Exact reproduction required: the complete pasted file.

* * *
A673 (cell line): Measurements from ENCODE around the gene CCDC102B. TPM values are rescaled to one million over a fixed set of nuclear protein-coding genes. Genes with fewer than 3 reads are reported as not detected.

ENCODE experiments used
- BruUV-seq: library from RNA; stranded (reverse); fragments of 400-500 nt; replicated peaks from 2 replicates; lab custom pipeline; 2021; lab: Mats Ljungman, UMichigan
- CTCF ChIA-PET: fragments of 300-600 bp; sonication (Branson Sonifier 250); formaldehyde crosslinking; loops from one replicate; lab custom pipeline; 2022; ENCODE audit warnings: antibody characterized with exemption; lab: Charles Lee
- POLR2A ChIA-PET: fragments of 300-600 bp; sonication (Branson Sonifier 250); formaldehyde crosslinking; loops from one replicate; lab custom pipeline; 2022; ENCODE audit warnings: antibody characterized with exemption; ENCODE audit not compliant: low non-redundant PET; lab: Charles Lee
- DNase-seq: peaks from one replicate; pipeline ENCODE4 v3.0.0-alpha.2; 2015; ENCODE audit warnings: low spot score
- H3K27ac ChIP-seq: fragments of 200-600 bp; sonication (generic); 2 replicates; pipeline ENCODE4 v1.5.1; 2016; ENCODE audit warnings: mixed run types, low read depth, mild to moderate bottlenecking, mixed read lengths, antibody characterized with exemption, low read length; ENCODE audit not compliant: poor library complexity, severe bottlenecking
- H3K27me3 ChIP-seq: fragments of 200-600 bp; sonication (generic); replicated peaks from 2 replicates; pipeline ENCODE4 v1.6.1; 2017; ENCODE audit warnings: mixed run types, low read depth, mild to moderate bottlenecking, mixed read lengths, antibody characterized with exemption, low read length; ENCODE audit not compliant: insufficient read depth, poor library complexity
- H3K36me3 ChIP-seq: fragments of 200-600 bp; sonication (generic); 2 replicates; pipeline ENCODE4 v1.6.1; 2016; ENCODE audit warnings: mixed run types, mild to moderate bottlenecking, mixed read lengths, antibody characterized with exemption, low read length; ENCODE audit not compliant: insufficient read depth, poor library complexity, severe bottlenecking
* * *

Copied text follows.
A673 (cell line): Measurements from ENCODE around the gene CCDC102B. TPM values are rescaled to one million over a fixed set of nuclear protein-coding genes. Genes with fewer than 3 reads are reported as not detected.

ENCODE experiments used
- BruUV-seq: library from RNA; stranded (reverse); fragments of 400-500 nt; replicated peaks from 2 replicates; lab custom pipeline; 2021; lab: Mats Ljungman, UMichigan
- CTCF ChIA-PET: fragments of 300-600 bp; sonication (Branson Sonifier 250); formaldehyde crosslinking; loops from one replicate; lab custom pipeline; 2022; ENCODE audit warnings: antibody characterized with exemption; lab: Charles Lee
- POLR2A ChIA-PET: fragments of 300-600 bp; sonication (Branson Sonifier 250); formaldehyde crosslinking; loops from one replicate; lab custom pipeline; 2022; ENCODE audit warnings: antibody characterized with exemption; ENCODE audit not compliant: low non-redundant PET; lab: Charles Lee
- DNase-seq: peaks from one replicate; pipeline ENCODE4 v3.0.0-alpha.2; 2015; ENCODE audit warnings: low spot score
- H3K27ac ChIP-seq: fragments of 200-600 bp; sonication (generic); 2 replicates; pipeline ENCODE4 v1.5.1; 2016; ENCODE audit warnings: mixed run types, low read depth, mild to moderate bottlenecking, mixed read lengths, antibody characterized with exemption, low read length; ENCODE audit not compliant: poor library complexity, severe bottlenecking
- H3K27me3 ChIP-seq: fragments of 200-600 bp; sonication (generic); replicated peaks from 2 replicates; pipeline ENCODE4 v1.6.1; 2017; ENCODE audit warnings: mixed run types, low read depth, mild to moderate bottlenecking, mixed read lengths, antibody characterized with exemption, low read length; ENCODE audit not compliant: insufficient read depth, poor library complexity
- H3K36me3 ChIP-seq: fragments of 200-600 bp; sonication (generic); 2 replicates; pipeline ENCODE4 v1.6.1; 2016; ENCODE audit warnings: mixed run types, mild to moderate bottlenecking, mixed read lengths, antibody characterized with exemption, low read length; ENCODE audit not compliant: insufficient read depth, poor library complexity, severe bottlenecking